Thursday, March 11, 2010

Active Shooter/Shots Fired in the Building

Contributed by: Larry Kaminer, Personal Safety Training Group
Shots fired?
Have you trained for this?
Would your employees know what to do?
Webinar on this topic!

Within days of presenting on this topic at a safety conference, I awoke to read about the senseless slaughter of thirteen at Fort Hood. On the same day a disgruntled employee shot one dead and wounded another in Orlando Florida. Four days later domestic violence spilled over into the workplace as a man shot his ex wife dead in Tualatin Oregon. Then two are shot dead at a Baton Rouge construction company. Breaking the gender mold, a female professor kills three during a meeting at the University of Alabama and just last week it was the shooting outside the Pentagon. This list will continue to grow.

Despite the “low probability” of these “high impact” events occurring, many companies I work with tell me they haven’t given this much thought, wouldn’t know what to do, and haven’t given their staff any training. Why would you have an EAP Emergency Action Plan) for an earthquake, but not a gunman in your building?

Which barrier to “awareness and preparedness” is at play here; apathy, complacency or denial? Or is it perhaps optimism bias at play.

I have been on the receiving end of gunfire albeit not in a work environment. I never thought this would happen to me either. I froze up like the proverbial “deer in the headlights” as valuable seconds ticked by before I stopped thinking and actually began to react. I was lucky to get away unscathed.
Having a well rehearsed EAP, visualizing response options and practicing enhances muscle memory for a situation in which every second will count.

Here are few facts to keep in mind and some tips to consider:
  • According to Homeland Security, shooters do most damage within the first few minutes and usually before police arrive. During those crucial minutes all you will have are each other and any action plan you have put in place, or not.
  • Under duress, employees almost always look to their superiors for leadership. This could not be truer than during a life or death crisis.
  • If you have several panic buttons strategically placed within your facility you will be able to sound the alarm sooner in a situation in which every second counts.
  • If you have practiced retreating to designated “safe rooms” such as offices with heavy locking doors, your staff will be more efficient during an actual retreat. Taking note of all “hard points” behind which to take cover is also important.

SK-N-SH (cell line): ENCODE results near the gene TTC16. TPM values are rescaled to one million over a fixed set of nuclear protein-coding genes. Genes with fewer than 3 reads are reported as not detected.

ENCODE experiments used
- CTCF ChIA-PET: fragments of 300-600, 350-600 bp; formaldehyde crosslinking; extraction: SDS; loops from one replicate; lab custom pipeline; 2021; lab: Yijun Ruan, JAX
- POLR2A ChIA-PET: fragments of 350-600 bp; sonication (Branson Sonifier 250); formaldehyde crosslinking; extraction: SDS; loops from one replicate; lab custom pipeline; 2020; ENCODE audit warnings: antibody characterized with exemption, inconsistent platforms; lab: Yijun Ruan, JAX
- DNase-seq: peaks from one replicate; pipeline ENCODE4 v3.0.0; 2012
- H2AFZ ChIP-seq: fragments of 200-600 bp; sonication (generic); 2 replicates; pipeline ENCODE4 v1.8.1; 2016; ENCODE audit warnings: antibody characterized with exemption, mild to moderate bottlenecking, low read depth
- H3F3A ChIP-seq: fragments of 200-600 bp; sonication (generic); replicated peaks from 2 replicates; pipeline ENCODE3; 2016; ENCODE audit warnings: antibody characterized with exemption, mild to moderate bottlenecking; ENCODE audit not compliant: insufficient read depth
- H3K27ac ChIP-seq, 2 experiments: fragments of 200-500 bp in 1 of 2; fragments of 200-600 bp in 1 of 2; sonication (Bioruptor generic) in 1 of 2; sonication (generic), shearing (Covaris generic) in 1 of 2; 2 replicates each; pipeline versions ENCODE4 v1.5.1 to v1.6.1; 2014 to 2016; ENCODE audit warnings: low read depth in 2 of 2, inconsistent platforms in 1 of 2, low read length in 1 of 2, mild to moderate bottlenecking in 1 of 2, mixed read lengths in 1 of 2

• Once in a “safe room” it is critical to keep quiet, put cell phones in vibrate mode, turn off the lights and not draw any attention to your position.
  • Of equal importance, know where you will NOT retreat to. An example is the bottom of a stairwell, will you arrive only to find it leads to a permanently locked utility exit door?
  • Exits should be constructed so that they cannot be easily blocked from the outside such as with a nearby wheeled dumpster or vehicle. The shooter at the immigration center in Binghamton, NY blocked the rear exit with his car.
  • If you have facilities at other locations they too need to be alerted.
  • It is also important to know how to react to the responding SWAT team who will be barking out orders and moving through your facility very aggressively. In the “fog” of the situation an innocent employee’s finger pointing to where the threat came from could look like a gun in hand!

  • Think outside the box: Have you trained your employees on what to do if there was a shooting while they are visiting a client’s office?

    Evergreen Safety Council and The Personal Safety Training Group are offering a 90 minute webinar on April 7th designed to address the challenge of a gunman in the building and will offer the foundation for constructing an emergency action plan.

    At this very moment it is not a gunman that is our biggest threat - It’s the three enemies of “awareness and preparedness”; apathy, complacency and denial. Register for the webinar today.

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